Review for Babylon 5: The Complete Collection + The Lost Tales
I loved Babylon 5 when it was originally broadcast. I couldn’t get enough of it. I’d watch the initial broadcast, then the late night repeats, just in case there had been something cut out, and I even bought the novels. I didn’t get the videos as my disposable income was going on three series of Star Trek at the time, but when the DVDs came out, I was quick to place an order... and then cancel it. I’m an original aspect ratio fiend, positively fascistic if I see someone abusing the real estate of their sets, so when I learned that Babylon 5 wasn’t in the broadcast 4:3 ratio, I demurred. Of course it’s never as simple as all that, and Babylon 5 dates from an era where broadcast television was in a state of evolution.
Babylon 5 was actually shot for widescreen, but the effects were finished for 4:3. The widescreen DVDs turned out to be a compromise, the live action is native 1.78:1, the effects shots are cropped to 1.78:1, and where there is green screen work, actors superimposed on digital backgrounds, you get the worst of both worlds, zoomed in, cramped framing. I didn’t care if it was my favourite sci-fi; I wasn’t going to go for that. I was sure that someone would see sense and do the right thing, release Babylon 5 in the correct aspect ratio... Long story short, 15 years later, my desire to re-watch Babylon 5 finally outweighed my aspect ratio OCD. I’m watching it at the perfect time too, as I’ve complete forgotten just why it was my favourite sci-fi. I’m looking forward to re-discovering this show.
“It was the dawn of the Third Age of Mankind.” There’s something that’s just civilised about a show with a monologue ahead of its opening credits. A few poetic words set out the show’s premise, and hook an audience, with nary a frame of footage having been displayed. Of course Babylon 5’s tale was so epic that its monologue evolved from season to season. Epic is the word as this sci-fi space opera started off relatively small, but as the seasons went by, so unfurled a tale of darkness versus light, relating a future history of a galaxy of races, to which humanity was a recent arrival, and would turn out to be a key player. Babylon 5 is a show that you really need to make the time for to fully appreciate. To me it’s the television equivalent of The Lord of the Rings.
The Complete Collection does what it says on the box, gathers all the shows and movies Babylon 5 related. I’m going to try and watch everything in the recommended order, and the links below will take you to the specific reviews.
Babylon 5: The Gathering
Babylon 5: Season 1
Babylon 5: Season 2
Babylon 5: Season 3
Babylon 5: Season 4
Babylon 5: The Movie Collection – Thirdspace (after the Season 4 episode, The Illusion of Truth)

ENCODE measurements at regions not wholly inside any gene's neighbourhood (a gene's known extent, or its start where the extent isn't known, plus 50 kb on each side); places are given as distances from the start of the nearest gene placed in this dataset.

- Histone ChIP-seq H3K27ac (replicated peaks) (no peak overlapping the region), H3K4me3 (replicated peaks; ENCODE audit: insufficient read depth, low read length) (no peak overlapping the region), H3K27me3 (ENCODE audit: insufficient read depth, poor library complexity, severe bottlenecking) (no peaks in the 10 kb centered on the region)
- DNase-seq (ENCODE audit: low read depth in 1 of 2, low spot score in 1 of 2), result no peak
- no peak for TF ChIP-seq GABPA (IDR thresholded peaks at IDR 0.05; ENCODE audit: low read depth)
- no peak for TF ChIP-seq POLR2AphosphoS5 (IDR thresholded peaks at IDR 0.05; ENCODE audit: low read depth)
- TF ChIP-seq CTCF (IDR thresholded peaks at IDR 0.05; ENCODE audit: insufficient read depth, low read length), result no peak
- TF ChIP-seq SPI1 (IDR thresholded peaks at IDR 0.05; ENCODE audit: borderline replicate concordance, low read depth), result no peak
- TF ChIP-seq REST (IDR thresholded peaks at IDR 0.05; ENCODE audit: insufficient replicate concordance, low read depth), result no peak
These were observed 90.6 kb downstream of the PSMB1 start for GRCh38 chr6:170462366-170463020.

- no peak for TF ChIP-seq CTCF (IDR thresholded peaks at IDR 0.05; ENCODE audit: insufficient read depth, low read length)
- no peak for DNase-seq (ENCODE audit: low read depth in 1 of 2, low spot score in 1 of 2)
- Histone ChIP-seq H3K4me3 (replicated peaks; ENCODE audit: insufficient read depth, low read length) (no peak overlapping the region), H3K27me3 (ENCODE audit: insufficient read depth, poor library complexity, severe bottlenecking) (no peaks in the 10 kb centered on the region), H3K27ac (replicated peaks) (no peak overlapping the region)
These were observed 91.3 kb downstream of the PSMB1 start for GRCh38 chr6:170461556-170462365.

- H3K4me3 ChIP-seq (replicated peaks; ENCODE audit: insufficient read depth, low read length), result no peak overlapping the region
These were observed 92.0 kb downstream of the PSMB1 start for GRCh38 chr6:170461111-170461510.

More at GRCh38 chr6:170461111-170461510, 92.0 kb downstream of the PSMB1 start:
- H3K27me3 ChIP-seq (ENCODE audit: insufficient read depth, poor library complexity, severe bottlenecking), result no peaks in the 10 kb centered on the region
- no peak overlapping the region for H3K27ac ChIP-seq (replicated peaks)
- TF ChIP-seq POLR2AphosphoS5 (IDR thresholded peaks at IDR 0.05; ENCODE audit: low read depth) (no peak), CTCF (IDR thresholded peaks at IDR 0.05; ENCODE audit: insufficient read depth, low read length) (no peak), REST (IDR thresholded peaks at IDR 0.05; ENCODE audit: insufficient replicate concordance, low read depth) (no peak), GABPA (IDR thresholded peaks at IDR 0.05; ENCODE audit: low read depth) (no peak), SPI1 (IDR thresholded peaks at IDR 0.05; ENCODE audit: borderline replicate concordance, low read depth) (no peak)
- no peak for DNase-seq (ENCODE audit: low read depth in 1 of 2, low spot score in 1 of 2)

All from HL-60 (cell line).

Babylon 5: Season 5
Babylon 5: The Movie Collection – River of Souls
Babylon 5: In the Beginning
Babylon 5: The Movie Collection – A Call to Arms
Crusade: Complete Series
Babylon 5: The Legend of the Rangers
Babylon 5: The Lost Tales
One hefty top loading chipboard box contains all of the content. There is a picture of the station on top, and the show’s logo on all four sides, the ratings logos on two of them. There’s a bit of blurb and barcode at the bottom. Take the top off, and you’ll find ten Amaray cases, six holding the TV series, Crusade plus 5 seasons of Babylon 5, and four holding TV movies. There is a thin card slipcase as well with three thinpack cases within, and that holds the other three TV movies.
It’s funny the tricks that memory plays on you. After some twenty years, I had this vision of Babylon 5 as this perfect expression of television sci-fi, a coalescence of amazing world-building and epic storytelling. It is that... for three out of its five seasons. It took a season for the show to find its feet, although watching season 1 with knowledge of what is yet to come makes it a lot easier to forgive its failings and appreciate what it does succeed it. However season 5 finds the show tapering off towards the end, with a misfiring telepath plot arc that doesn’t quite succeed.
Memory also changed Babylon 5 in my recollections, made it even more epic, even more of a piece, with the war arcs spanning across seasons, with greater villainy from President Clark, a greater role for the technomages (I was shocked to realise that Edward Woodward only appeared once as Alwyn, and then only in Crusade; I had mistakenly remembered him with a significant role in B5), even more hijinks from Londo and G’Kar, the sense that every time we saw Garibaldi off duty he was watching Looney Tunes (it only happened once). It’s like meeting someone you once met as a child, towering over you, impressive and imposing. When you see them again as an adult, you’re actually taller, and they’ve aged and become frail. Babylon 5 is still a great show, just not quite as good as I remember.
It also lost its way with what came after, although I was surprised to find that Crusade was actually pretty good when watched in the right order. As for the spin-off movies, they vary in quality, with the pilot (technically not a spin-off) the best of the lot, with In the Beginning and River of Souls both quality films. The rest is pretty disposable though. And it’s so nice to just get all of Babylon 5 in a box.